These past months have been quite busy. I’ve dipped my toes in the Caribbean Sea, the Northern Atlantic Ocean, Pyramid Lake in Paradox, NY, and visited Toastmaster clubs in Maine and St. Lucia. I’ve zipped through the treetops of St Lucia, walked her volcanic ground, sampled chocolate at a cocoa plantation, and toured the coastline of the island in a catamaran. Ive met more of my young readers, taught women looking to write for young readers, brainstormed with fellow authors, done some speaking, storytelling, served as a panel moderator, and penned thoughts on paper for another book. It has been an over-the-rainbow experience, a gift of time with family, friends, and many new friends. Thank you all. Life is beautiful.
Public speaking is something I enjoy, and Toastmasters taught me how to do just that. On top of membership in clubs that are professional and personable, I find the camaraderie among Toastmasters to be bountiful. In fact, I have set a goal to speak at a Toastmaster club in every state of the continental United States. To date, I have tackled 25 clubs in Connecticut, New York, and Massachusetts. I accomplished a great deal, but without going very far. Next in line…Maine.
I just returned from Indiana. Hospitality was grand. While perusing the contents of an antique shop in Logansport, I found a train whistle to add to my collection. Stamped on it are the words, Iron Horse Festival. Logansport once hosted the Iron Horse Festival, which was visited by some of the most beloved hobos of all time, including Steamtrain Maury Graham. Many thanks to Iron Horse Brad and his wife, Merry, also Grace and Richard for a grand time.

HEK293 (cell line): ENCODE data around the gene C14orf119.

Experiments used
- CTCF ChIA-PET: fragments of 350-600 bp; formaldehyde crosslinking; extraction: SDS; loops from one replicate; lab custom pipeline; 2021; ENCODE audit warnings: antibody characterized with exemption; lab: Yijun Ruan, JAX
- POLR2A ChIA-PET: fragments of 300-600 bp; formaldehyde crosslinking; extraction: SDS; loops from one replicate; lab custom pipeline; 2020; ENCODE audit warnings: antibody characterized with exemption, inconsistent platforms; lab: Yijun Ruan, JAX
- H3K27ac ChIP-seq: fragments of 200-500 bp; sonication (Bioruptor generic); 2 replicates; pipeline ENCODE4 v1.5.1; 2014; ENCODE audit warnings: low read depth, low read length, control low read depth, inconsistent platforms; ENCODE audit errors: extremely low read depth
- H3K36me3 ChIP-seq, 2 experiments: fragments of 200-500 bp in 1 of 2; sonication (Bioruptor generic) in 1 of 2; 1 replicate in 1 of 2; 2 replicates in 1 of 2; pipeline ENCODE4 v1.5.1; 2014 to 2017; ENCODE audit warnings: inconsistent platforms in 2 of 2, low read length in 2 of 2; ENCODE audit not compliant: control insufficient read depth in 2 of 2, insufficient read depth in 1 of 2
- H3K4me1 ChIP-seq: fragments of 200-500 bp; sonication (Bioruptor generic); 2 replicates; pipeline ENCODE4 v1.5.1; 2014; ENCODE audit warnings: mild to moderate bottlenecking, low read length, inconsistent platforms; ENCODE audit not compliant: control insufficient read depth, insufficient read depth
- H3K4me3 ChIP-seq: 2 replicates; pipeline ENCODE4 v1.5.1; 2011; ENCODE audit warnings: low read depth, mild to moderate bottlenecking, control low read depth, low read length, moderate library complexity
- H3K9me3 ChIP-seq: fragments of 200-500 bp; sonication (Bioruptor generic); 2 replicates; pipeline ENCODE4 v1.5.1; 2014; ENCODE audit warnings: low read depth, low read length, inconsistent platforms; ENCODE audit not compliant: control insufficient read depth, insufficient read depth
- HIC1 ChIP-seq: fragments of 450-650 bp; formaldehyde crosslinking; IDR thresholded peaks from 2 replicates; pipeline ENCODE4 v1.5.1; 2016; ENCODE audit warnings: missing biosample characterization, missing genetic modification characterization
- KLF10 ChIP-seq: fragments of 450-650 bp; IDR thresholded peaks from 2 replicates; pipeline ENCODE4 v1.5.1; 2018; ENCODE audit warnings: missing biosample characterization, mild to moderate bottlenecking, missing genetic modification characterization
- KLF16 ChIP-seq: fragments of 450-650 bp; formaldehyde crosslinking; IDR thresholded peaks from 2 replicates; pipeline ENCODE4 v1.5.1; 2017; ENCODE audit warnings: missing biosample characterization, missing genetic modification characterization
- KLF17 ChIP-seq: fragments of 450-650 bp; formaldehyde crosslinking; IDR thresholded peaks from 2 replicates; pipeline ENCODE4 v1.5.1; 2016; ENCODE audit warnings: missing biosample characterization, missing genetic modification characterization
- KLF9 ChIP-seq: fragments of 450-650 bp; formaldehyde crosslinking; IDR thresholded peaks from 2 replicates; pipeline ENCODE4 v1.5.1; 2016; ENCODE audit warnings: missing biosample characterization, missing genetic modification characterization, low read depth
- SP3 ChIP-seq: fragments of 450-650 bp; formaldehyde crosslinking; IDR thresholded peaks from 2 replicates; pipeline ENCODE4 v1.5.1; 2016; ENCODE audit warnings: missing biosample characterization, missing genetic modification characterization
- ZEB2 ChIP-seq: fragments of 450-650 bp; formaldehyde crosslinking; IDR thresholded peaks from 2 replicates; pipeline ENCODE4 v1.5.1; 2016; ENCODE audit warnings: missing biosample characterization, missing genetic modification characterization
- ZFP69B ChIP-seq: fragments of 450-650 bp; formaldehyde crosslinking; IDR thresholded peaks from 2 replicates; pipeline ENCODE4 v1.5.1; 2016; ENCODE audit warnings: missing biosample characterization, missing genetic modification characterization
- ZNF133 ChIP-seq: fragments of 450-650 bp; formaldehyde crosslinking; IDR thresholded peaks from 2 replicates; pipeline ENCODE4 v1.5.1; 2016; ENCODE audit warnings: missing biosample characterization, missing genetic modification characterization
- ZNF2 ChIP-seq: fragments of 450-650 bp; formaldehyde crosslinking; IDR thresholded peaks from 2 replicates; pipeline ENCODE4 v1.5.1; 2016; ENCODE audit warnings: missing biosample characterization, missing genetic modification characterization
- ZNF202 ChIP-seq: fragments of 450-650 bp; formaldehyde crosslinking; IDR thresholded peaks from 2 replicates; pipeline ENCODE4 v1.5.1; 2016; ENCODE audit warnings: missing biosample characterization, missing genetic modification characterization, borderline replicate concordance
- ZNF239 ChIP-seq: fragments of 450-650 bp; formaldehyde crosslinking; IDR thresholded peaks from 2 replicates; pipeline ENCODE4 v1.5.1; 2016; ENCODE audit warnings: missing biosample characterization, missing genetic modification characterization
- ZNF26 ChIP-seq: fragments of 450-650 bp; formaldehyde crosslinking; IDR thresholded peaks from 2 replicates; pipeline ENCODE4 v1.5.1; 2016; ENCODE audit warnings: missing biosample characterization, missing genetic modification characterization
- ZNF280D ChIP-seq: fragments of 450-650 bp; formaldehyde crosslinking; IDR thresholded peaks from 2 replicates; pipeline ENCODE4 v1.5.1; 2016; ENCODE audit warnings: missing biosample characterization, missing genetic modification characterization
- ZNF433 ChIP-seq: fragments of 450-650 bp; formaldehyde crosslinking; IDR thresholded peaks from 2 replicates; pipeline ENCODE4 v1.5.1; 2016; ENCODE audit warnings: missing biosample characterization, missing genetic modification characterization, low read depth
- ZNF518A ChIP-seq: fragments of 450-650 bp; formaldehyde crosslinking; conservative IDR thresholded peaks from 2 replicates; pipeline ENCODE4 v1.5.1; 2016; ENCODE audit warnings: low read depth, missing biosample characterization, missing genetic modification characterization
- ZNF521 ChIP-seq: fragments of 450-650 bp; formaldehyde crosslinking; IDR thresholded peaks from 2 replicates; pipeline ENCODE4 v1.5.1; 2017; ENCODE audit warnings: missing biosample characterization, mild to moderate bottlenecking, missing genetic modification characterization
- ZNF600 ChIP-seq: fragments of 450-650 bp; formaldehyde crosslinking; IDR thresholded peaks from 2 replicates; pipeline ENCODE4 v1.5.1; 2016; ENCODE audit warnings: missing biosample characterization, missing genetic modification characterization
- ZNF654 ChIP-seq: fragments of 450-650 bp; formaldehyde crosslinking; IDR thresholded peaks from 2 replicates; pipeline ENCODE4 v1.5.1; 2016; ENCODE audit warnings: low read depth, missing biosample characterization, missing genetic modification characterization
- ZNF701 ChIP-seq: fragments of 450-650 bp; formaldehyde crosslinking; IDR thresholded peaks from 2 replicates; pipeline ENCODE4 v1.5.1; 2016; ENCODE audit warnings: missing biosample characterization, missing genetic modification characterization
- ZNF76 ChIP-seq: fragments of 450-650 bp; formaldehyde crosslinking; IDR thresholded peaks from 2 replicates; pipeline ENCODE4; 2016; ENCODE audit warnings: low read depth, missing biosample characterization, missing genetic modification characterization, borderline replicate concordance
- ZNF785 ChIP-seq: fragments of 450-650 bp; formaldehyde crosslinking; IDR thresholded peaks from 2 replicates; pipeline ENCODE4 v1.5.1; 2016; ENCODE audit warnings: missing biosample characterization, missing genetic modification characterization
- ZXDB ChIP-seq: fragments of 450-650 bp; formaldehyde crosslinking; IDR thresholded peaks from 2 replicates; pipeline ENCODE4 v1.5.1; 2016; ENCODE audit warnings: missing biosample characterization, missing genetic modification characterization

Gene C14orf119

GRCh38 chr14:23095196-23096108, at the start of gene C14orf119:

A quick aside…my collection consists of many wooden train whistles, and others made from rail spikes and an old organ pipe.
I recently had the opportunity to meet two female veterans who proudly served in WWII. They were dynamic, quick-witted, and I smile each time I think of them. Today, for the first time ever, I realize that I have never asked my 93.5 year-old father, Carmel C. Coco, what it was like on December 7, 1941, when it was announced that Pearl Harbor was bombed. Dad was 23 at the time. His own father, my Grandfather Michael Coco, served in WWI, the Great War, and the war to end all wars. Thank goodness for Dad’s sharp memory and his quick wit. I intend to record his account of that fateful day as well as his recall of how Grandfather Coco reacted to the news. God bless our American Veterans more.
A good jump-out-at-you, “Boo!” always makes me chuckle. However, Mother Nature pulled a good one on us in Ridgefield, CT. With 20 inches of snow on our deck, we are waiting to hear carolers singing, “Jingle Bells,” instead of the doorbell ringing followed by, “Trick or Treat!” No electricity for two days, no school, and Mother Nature is the only one in a costume all in white. I’m still trying to decide if this is a trick or a rare treat. While Mother Nature decides what to do, take a look at a real Halloween treat, one that keeps me smilin’ because after all these years of marriage his smile still jumps out a me…it is Mr. De Young dressed as a sailor.
No wonder I fell in love with him!